The Bookworm: All about family
“The Deal of a Lifetime”
By Fredrik Backman
$18.00 / higher in Canada; 65 pages
A banana for a cupcake was always a good trade.
When you were in grade school, Mom was great about packing lunch with foods you liked, but every now and then, it was good to eat something different. So you swapped, just as you did with toys and games and love, as you grew older. But, as in “The Deal of a Lifetime” by Fredrik Backman, what would you trade for a life?
The letter started off innocent enough: “Hi,” it said. “It’s your dad.”
But, of course, the young man would’ve suspected that. He’d always had a father.
Just not one that he knew.
Years before, when the young man was a boy, his father was gone a lot, chasing fame, money and recognition, and never being the dad he might’ve been. There was a time when he knew the boy loved him, but after he’d come home from a trip and it took two days to notice that his wife had left him and taken the boy, the father knew things would never be like before.
And now he was dying.
He’d been told it was cancer, and that his time in the hospital would be his last. Smoking on the balcony (oh, how the nurses hated that!), he noticed a small girl, and she waved at him; never one for children, he waved back anyway, and told her that he’d watch over her one night. Just five years old, she included him in her prayers. She said that she, too, saw the lady in the grey sweater.
He feared the lady in the grey sweater; everyone did. He knew who she was because he’d seen her before: at birth, at age five, at age fifteen, at perilous times of his life. Now she walked the cancer ward with a clipboard, silently and efficiently, and when he stole that clipboard and ran from the hospital in anger and fear, raced off in his sports car, and promptly had an accident, it was she who pulled him from the wreckage.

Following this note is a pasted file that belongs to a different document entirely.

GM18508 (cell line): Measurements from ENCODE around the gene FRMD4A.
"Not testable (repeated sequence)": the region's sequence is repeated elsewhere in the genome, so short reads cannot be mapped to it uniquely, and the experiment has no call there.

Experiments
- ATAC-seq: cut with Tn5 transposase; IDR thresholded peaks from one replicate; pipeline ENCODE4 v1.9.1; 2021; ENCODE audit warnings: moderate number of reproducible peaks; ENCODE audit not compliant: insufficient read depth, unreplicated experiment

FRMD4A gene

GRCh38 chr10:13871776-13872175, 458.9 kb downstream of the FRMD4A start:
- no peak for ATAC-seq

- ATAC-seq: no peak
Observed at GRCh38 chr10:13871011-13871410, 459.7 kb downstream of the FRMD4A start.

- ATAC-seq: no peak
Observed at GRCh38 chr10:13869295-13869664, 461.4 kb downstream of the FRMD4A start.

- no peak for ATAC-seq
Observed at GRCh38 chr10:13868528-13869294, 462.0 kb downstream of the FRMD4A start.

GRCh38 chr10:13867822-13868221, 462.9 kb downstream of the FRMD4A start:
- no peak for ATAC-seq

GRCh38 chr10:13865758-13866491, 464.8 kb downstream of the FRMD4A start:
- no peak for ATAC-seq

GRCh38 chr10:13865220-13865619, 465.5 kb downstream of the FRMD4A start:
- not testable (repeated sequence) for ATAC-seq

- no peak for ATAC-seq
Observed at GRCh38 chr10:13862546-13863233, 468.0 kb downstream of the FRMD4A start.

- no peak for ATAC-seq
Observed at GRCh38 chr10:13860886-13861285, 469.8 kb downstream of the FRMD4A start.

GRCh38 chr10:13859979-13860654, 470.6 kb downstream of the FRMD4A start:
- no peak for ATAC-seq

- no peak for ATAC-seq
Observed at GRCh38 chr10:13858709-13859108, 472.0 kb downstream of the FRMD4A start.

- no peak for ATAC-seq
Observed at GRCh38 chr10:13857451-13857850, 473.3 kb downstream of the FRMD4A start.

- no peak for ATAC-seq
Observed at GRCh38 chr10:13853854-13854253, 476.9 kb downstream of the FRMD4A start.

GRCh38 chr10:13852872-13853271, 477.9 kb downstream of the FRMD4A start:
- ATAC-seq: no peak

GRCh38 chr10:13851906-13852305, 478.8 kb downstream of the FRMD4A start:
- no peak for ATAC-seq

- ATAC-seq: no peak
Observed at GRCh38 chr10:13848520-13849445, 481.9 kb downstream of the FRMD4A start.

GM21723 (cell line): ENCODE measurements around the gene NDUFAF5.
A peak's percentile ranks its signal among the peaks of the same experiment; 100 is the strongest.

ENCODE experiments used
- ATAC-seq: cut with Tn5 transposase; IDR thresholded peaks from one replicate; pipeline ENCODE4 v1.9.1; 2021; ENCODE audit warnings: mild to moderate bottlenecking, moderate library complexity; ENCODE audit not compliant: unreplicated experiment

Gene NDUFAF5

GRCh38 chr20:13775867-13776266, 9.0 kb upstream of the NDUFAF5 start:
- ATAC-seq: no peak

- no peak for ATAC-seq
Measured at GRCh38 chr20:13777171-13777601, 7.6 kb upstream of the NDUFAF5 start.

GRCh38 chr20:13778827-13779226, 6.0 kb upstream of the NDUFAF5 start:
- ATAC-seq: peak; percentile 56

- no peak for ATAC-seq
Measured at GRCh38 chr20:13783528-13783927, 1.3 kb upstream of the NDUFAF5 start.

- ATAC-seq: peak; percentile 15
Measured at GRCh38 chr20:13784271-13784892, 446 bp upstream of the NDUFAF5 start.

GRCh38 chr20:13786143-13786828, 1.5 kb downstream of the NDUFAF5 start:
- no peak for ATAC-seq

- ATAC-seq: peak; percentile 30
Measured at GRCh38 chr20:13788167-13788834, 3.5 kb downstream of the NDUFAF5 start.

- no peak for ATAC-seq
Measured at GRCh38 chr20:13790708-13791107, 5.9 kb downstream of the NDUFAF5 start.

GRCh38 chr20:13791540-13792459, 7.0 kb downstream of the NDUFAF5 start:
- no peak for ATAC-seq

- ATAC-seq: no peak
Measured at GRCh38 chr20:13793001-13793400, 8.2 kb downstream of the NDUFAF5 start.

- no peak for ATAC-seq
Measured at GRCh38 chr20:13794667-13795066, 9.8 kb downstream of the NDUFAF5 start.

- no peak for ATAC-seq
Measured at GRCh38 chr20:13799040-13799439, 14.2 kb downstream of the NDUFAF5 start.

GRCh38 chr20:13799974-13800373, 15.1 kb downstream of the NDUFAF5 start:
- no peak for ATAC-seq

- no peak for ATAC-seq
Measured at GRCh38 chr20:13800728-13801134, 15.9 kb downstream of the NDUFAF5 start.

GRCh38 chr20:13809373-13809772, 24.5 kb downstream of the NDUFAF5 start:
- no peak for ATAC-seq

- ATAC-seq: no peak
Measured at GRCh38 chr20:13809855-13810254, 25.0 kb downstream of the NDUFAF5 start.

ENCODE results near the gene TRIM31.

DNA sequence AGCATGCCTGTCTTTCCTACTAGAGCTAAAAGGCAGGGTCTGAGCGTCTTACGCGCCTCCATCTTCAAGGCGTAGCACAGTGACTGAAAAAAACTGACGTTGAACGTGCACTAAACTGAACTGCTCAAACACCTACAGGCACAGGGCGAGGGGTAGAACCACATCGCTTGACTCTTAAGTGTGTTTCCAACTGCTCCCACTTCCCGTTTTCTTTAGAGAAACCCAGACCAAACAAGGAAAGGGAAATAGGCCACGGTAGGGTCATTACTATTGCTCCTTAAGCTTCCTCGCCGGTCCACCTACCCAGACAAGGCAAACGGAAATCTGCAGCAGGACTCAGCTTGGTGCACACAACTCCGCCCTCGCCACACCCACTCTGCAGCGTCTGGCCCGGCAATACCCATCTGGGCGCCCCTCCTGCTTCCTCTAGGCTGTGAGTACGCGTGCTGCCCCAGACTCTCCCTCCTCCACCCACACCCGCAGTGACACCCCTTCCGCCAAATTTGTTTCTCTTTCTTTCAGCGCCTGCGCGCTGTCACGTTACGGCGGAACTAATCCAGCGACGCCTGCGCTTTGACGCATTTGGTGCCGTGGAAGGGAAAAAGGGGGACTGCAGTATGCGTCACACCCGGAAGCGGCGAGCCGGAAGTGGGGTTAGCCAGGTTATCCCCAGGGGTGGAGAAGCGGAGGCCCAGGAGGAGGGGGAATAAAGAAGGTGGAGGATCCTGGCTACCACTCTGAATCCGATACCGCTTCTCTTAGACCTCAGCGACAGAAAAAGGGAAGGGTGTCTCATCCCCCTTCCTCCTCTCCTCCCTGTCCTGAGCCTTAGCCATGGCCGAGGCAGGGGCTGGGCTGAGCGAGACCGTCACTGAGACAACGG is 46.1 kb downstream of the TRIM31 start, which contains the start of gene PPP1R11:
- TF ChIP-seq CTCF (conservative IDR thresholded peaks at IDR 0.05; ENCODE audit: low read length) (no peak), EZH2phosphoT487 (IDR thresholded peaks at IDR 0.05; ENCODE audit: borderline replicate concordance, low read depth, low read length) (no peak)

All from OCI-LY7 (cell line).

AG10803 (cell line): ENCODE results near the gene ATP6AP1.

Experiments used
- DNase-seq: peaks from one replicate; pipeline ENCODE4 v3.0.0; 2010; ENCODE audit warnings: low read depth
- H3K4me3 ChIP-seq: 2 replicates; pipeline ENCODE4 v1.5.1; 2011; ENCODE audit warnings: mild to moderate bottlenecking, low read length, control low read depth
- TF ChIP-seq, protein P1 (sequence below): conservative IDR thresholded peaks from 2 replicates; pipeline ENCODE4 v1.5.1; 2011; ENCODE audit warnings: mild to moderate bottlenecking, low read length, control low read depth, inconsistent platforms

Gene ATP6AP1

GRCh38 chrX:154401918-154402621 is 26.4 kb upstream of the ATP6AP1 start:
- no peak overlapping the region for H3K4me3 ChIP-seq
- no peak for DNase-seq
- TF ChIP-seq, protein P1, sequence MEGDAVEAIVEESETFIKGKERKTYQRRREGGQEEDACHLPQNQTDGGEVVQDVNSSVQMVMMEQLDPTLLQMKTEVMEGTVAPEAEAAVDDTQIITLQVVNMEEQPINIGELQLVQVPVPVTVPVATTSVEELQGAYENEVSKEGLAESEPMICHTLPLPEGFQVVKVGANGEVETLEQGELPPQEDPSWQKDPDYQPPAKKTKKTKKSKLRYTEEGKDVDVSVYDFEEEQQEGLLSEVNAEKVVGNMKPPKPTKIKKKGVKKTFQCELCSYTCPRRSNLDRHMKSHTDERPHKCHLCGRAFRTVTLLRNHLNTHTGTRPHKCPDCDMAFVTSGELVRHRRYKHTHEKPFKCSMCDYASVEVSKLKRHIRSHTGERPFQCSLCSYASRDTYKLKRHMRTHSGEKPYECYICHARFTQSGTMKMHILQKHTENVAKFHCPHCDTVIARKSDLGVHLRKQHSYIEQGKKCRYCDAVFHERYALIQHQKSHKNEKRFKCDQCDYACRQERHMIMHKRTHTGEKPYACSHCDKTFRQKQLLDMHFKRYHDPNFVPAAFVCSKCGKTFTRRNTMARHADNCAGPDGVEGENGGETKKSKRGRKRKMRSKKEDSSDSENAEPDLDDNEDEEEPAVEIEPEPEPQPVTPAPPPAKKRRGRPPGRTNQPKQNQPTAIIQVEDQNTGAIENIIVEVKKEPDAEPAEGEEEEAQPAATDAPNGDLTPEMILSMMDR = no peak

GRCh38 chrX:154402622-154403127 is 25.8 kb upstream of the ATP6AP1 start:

It was she who made him an offer…
Like many people, you’re already dipping your toes into the holiday season, making lists and pulling decorations from the attic. What kind of gifts will you give this year – or will you, like “The Deal of a Lifetime” – give of yourself?
It’s an age-old question, and author Fredrik Backman asks in a brief, but most exquisite manner. Indeed, at just sixty-five pages with illustrations, this book is short but every word counts and that’ll hit you square in the heart. Backman’s lady in grey is worthy of sympathy; his father-character is regretful and cynical, wearing his loss like a badge he never wanted, but he’s not as savvy as he thinks he is. When that becomes apparent to both reader and character, beware.
You may shed tears over this book. You may need to savor it a second time, to feel its words again. However you read it, “The Deal of a Lifetime” is an experience you’ll never trade.
“It’s All Relative: Adventures Up and Down the World’s Family Tree”
By A.J. Jacobs
c.2017, Simon & Schuster
$27.00 / $36.00 Canada, 338 pages
The woman in the cubicle next to yours is a real piece of work.